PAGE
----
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history of the birds of so distant and southern a region as Carniola would be new and interesting. I could wish to see the work, and hope to get it sent down. Dr. Scopoli is physician to the wretches that work in the quicksilver mines of that district.

When you talked of keeping a reed-sparrow, and giving it seeds, I could not help wondering; because the reed-sparrow which I mentioned to you (passer arundinaceus minor Rail *) is a soft-billed bird ; and most probably migrates hence before winter; whereas the bird you kept (passer torquatus Raiit) abides all the year, and is a thick-billed bird. I question whether the latter be much of a songster; but in this matter I want to be better informed. The former has a variety of hurrying notes, and sings all night. Some part of the song of the former, I suspect, is attributed to the latter. We have plenty of the soft-billed sort; which Mr. Pennant had entirely left out of his “ British Zoology," till I reminded him of his omission. I

I have somewhat to advance on the different manners in which different birds fly and walk; but as this is a subject that I have not enough considered, and is of such a nature as not to be contained in a small space, I shall say nothing further about it at present.

No doubt the reason why the sex of birds in their first plumage is so difficult to be distinguished is, as you say, “ because they are not to pair and discharge their parental functions till the ensuing spring."

* Sedge-warbler, Salicaria phragmitis, Selby.
† Reed-bunting, Amberiza schæmilus, Linn.
I See Letter xxvi., to Mr. Pennant, August 30, 1769.

See Letter Lxxxv., to Mr. Barrington, August 7, 1778.

As colours seem to be the chief external sexual distinction in many birds, these colours do not take place till sexual attachments commence. The case is the same with quadrupeds; among whom, in their younger days, the sexes differ but little; but, as they advance to maturity, horns and shaggy manes, beards and brawny necks, &c. &c. strongly discriminate the male from the female. We may instance still farther in our own species, where a beard and stronger features are usually characteristic of the male sex; but this sexual diversity does not take place in earlier life; for a beautiful youth shall be so like a beautiful girl that the difference shall not be discernible:

“Quem si puellarum insereres choro,
Mirè sagaces falleret hospites
Discrimen obscurum, solutis
Crinibus, ambiguoque vultu.”

HOR. (11. v. 21-24.) “A fellow who, if you put him among a parcel of girls, the difficulty of distinguishing him from them would puzzle a very quick-sighted host, thanks to his long hairs and smooth ambiguous face.”

SELBORNE, May 21, 1770.

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pale HE French, I think, in general are

strangely prolix in their natural history.

| What Linnæus says with respect to inASSIS sects holds good in every other branch : “Verbositas præsentis sæculi, calamitas artis.” “The verbosity of the present generation is the calamity of


Pray how do you approve of Scopoli's new work ? as I admire his “ Entomologia," I long to see it.

I forgot to mention in my last letter (and had not room to insert it in the former) that the male moose, in rutting time, swims from island to island, in the lakes and rivers of north America, in pursuit of the females. My friend, the chaplain, saw one killed in the water as it was on that errand in the river St. Lawrence; it was a monstrous beast, he told me; but he did not take the dimensions.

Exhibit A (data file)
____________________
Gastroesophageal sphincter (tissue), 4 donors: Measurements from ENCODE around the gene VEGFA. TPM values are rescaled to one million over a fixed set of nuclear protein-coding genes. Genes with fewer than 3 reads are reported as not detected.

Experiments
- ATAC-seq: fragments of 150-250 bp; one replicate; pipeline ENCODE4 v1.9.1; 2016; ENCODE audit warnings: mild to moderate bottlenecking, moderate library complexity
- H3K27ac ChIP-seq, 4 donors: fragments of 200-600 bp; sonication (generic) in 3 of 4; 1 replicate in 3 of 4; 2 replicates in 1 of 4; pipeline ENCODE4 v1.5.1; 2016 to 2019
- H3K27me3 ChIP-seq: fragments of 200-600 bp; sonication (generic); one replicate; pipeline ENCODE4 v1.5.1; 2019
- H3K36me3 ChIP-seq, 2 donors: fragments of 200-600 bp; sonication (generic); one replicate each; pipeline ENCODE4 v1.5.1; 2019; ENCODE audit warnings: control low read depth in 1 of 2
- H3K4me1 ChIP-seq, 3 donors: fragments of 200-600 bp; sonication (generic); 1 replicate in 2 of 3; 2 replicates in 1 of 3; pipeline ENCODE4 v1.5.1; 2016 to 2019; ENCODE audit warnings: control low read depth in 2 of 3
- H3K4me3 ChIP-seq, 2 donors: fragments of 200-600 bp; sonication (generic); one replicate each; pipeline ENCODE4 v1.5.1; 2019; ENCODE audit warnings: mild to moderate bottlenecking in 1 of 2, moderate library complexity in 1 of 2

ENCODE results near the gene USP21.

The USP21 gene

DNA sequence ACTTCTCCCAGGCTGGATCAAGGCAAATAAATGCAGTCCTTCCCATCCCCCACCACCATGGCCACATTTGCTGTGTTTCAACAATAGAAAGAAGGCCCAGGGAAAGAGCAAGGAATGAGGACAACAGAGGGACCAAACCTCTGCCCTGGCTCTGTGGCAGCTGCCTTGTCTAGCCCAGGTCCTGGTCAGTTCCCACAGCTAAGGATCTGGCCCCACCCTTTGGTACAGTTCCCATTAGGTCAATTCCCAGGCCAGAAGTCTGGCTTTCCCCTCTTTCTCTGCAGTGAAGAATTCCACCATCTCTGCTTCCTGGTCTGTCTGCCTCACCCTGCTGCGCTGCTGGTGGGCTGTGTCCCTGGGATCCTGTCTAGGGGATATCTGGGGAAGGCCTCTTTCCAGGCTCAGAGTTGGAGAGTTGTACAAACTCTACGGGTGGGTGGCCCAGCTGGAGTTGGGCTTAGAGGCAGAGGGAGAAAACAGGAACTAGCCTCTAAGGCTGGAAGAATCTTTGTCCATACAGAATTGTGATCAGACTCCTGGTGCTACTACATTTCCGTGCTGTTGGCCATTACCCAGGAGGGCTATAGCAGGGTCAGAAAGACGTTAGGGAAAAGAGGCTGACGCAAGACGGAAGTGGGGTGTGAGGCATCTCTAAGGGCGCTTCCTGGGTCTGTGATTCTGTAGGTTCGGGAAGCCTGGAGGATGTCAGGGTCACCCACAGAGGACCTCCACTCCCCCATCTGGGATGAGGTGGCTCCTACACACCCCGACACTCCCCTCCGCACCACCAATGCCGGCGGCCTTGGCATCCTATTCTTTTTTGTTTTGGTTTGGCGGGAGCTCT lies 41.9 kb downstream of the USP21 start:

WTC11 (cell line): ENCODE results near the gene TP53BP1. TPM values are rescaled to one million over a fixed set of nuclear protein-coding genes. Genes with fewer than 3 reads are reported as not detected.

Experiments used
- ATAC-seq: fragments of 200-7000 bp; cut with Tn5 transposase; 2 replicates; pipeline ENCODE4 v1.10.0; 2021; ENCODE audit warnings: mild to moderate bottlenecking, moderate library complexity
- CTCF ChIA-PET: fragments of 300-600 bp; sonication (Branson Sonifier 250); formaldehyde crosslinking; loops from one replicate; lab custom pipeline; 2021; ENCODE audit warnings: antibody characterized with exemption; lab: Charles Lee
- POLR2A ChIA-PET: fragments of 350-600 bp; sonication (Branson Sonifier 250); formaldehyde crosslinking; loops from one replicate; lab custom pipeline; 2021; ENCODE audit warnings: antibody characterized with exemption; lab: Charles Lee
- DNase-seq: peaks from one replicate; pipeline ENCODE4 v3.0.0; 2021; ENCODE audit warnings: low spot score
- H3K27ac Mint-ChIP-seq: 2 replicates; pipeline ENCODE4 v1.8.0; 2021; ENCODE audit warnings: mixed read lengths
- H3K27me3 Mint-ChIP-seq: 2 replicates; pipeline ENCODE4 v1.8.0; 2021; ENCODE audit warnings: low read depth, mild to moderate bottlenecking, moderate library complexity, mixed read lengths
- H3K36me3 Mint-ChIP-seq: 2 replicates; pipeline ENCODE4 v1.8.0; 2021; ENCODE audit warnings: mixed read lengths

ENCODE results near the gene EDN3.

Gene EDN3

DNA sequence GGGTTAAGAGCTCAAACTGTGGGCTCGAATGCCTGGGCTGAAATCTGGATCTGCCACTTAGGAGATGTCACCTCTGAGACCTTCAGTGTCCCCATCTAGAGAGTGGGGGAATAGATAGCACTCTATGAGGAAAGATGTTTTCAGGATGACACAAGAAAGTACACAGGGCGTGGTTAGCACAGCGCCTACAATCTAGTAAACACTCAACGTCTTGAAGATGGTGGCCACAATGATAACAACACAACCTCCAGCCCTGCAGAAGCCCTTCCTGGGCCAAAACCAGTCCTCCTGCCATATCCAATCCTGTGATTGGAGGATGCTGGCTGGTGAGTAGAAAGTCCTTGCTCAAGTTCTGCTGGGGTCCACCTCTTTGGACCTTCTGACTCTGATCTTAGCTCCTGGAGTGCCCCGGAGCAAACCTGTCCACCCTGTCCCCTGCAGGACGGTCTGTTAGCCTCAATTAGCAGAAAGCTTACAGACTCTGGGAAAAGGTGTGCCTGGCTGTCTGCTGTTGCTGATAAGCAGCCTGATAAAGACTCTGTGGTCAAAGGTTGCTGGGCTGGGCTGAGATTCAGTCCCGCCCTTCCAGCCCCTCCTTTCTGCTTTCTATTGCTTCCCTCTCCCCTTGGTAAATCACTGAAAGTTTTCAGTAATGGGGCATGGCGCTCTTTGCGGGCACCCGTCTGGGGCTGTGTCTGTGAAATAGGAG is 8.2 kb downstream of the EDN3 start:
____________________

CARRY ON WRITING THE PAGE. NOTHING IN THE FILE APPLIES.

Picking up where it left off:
When I was last in town our friend Mr. Barrington most obligingly carried me to see many curious sights. As you were then writing to him about horns, he carried me to see many strange and wonderful specimens. There is, I remember, at Lord Pem

broke's, at Wilton, an horn room furnished with more than thirty different pairs; but I have not seen that house lately.

Mr. Barrington showed me many astonishing collections of stuffed and living birds from all quarters of the world. After I had studied over the latter for a time, I remarked that every species almost that came from distant regions, such as South America, the coast of Guinea, &c. were thick-billed birds of the loxia and fringilla genera; and no motacillæ or muscicape, were to be met with. When I came to consider, the reason was obvious enough; for the hard-billed birds subsist on seeds which are easily carried on board, while the soft-billed birds, which are supported by worms and insects, or, what is a succedaneum for them, fresh raw meat, can meet with neither in long and tedious voyages. It is from this defect of food that our collections (curious as they are) are defective, and we are deprived of some of the most delicate and lively genera.

SELBORNE, Aug. 1, 1770.

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marTOU saw, I find, the ring-ousels' again

among their native crags; and are far

ther assured that they continue resident s in those cold regions the whole year. From whence then do our ring-ousels migrate so regularly every September, and make their appearance again, as if in their return, every April? They are more early this year than common, for some were seen at the usual hill on the fourth of this month.

An observing Devonshire gentleman tells me that they frequent some parts of Dartmoor, and breed there; but leave those haunts about the end of September or beginning of October, and return again about the end of March.

Another intelligent person assures me that they breed in great abundance all over the peak of Derby, and are called there tor-ousels ; withdraw in October and November, and return in spring. This information seems to throw some light on my new migra

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